Endoscopic sinus surgery is the use of modern technology to treat age-old problems of the nose like sinus blockage. Fibreoptic telescopes with good illumination and magnification enable the ENT. surgeon to visualize directly the blocked nasal passages and sinuses for removing infection, polyps, diseased mucosa to help the sinuses to drain properly, whenever medical therapy has not been successful in alleviating symptoms.

Nasal endoscopy is commonly done for sinusitis, nasal polyps, in cases of bleeding from nose, for diagnosis and follow up of tumours, for sinus headaches. It is also being used for neurosurgical operations like CSF leakage, optic nerve damage and ophthalmic conditions like dacryocystitis.

Nasal endoscopy offers several advantages over earlier treatment modalities

  • A more precise evaluation of patients with sinusitis, nasal blockage, headache, decreased smell, bleeding from nose is possible because all the nooks and corners of the nose and sinuses can be examined.
  • There is better visualization of the structures and hence less chances of complications and damage to vital structures during surgery.
  • Certain operations which require external cuts can be avoided.

The stay of the patient in hospital is reduced.

The operation is performed by your ENT Surgeon trained in Endoscopic Sinus Surgery. The surgery is performed through the nose with the help of special telescopes called endoscopes which provide excellent visualization. Local anaesthesia or general anaesthesia will be required. It may or may not require hospitalization, (generally one or two days) These procedures are being performed routinely in our centre.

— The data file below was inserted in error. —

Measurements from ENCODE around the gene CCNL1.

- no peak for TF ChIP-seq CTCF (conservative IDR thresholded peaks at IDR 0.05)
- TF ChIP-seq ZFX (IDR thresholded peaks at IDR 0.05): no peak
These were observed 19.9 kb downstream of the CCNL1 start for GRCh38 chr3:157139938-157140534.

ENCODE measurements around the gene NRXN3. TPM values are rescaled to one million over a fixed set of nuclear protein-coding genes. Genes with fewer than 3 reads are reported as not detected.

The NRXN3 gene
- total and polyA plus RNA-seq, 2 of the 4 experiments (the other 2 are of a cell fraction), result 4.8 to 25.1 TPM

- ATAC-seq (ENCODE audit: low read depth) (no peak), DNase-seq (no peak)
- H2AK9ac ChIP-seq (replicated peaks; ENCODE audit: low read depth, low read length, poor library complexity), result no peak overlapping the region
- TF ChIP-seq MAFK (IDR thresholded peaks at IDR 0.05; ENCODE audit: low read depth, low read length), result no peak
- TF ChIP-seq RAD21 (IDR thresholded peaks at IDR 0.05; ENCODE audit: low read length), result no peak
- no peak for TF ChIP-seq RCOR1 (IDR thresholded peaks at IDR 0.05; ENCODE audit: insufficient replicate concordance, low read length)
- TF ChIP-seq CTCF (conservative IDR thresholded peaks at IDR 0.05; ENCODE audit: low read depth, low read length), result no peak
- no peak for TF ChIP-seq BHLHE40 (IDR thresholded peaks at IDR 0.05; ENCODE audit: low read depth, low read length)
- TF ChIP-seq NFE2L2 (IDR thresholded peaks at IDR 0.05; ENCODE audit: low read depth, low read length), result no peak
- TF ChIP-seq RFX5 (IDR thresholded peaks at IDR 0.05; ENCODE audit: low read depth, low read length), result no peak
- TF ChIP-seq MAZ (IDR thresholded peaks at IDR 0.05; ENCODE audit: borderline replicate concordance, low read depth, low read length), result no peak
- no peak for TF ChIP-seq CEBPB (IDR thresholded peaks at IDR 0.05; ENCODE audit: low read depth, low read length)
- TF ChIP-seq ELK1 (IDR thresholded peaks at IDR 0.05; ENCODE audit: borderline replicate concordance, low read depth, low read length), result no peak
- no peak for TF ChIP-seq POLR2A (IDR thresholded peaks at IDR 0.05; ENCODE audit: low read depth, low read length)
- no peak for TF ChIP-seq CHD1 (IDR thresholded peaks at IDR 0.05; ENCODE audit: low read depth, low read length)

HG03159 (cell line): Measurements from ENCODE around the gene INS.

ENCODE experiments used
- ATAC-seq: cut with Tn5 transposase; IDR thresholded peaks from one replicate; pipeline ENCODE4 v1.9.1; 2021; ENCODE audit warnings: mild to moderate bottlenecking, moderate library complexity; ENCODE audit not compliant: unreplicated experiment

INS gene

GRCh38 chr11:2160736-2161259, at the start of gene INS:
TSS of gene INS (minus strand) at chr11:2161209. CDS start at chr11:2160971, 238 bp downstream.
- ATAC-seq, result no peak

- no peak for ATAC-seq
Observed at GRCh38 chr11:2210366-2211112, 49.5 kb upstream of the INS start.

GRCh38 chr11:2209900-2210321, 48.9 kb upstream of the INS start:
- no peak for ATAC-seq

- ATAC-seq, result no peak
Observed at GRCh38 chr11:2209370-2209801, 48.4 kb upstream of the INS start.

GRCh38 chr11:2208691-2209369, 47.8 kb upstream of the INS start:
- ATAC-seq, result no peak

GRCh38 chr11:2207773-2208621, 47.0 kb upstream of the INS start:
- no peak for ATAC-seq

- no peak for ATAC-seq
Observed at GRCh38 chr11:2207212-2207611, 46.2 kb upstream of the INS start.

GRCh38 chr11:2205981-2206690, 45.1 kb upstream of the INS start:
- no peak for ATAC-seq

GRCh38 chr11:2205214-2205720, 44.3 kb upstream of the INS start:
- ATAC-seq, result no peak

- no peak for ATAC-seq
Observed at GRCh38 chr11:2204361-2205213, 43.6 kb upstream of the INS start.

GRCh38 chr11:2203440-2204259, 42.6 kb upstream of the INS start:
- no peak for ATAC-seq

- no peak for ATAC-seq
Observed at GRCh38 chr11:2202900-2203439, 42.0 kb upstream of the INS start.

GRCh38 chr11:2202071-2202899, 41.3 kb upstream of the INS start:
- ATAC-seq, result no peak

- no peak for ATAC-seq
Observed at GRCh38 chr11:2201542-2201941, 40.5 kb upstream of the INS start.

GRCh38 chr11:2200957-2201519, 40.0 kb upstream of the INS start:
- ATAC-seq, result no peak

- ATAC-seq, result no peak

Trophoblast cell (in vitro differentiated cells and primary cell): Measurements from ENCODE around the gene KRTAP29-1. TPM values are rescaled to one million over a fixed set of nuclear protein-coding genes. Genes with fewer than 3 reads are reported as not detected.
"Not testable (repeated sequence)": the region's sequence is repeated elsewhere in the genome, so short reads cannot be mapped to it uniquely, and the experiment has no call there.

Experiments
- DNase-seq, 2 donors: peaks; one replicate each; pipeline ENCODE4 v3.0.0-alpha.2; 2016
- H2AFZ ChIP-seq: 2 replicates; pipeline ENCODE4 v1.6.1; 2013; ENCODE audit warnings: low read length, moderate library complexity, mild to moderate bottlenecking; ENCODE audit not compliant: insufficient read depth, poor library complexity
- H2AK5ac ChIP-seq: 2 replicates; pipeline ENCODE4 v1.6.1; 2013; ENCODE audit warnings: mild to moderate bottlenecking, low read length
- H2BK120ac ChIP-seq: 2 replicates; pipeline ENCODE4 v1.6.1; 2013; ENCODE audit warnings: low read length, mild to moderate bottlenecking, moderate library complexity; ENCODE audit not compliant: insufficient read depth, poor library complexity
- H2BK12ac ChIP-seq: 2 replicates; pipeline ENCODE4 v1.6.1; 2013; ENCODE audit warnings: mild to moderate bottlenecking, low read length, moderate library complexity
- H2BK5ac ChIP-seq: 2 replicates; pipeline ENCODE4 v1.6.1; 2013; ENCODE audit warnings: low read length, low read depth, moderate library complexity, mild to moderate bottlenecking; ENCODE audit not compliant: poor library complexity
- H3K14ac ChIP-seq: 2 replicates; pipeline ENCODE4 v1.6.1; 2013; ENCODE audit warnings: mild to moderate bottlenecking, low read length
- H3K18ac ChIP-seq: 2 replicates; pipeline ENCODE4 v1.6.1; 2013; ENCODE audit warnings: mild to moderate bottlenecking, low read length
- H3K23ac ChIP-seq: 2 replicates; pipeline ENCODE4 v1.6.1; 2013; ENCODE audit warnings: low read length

SBleeding is a possibility in any nasal surgery because of numerous blood vessels in the nose. Any extensive sinus surgery runs the risk of cerebrospinal fluid leak or loss of vision. Although these problems are extremely rare with endoscopic sinus surgery, especially in the hands of trained ENT. surgeons.

A ‘sinus headache’ is a headache in the face, forehead, cheeks or around the eyes that comes during a ‘cold’. A vacuum headache can also occur in the sinus areas during descent in an airplane, especially if one has a cold or allergy. Migraine or ‘tension’ headaches can mimic sinus headaches, but they generally go away in a day or two. Sinus headache usually last for days until treated with antibiotics. All headaches that are severe or occur frequently, or prolonged require diagnosis and treatment by a physician.

The inner

Bleeding from the nose is common, unpredictable, and often an inconvenience. The bleeding could occur from either one or both nostrils and may result from a variety of events like sinus infection, trauma, hypertension or tumours.

ear performs two functions, hearing by its cochlear part and maintenance of balance by its vestibular part. Lesions affecting the vestibular part of the ear can cause giddiness, but giddiness can also result from general diseases like high or low blood pressure, diabetes, anaemia and neurological disorders(including tumours). Mental stress can also cause vertigo or aggravate vertigo.

  1. Sit up or stand up, don’t lie back. This reduces the pressure on the veins in the nose, making it easier to stop the bleeding.
  2. Pinch the nose near the tip using the thumb and index finger for 5 minutes. Remember to do this gently. Breathe through the mouth for 5 minutes.
  3. Push the pinched nostrils inwards and upwards. This will help to stop the blood flow.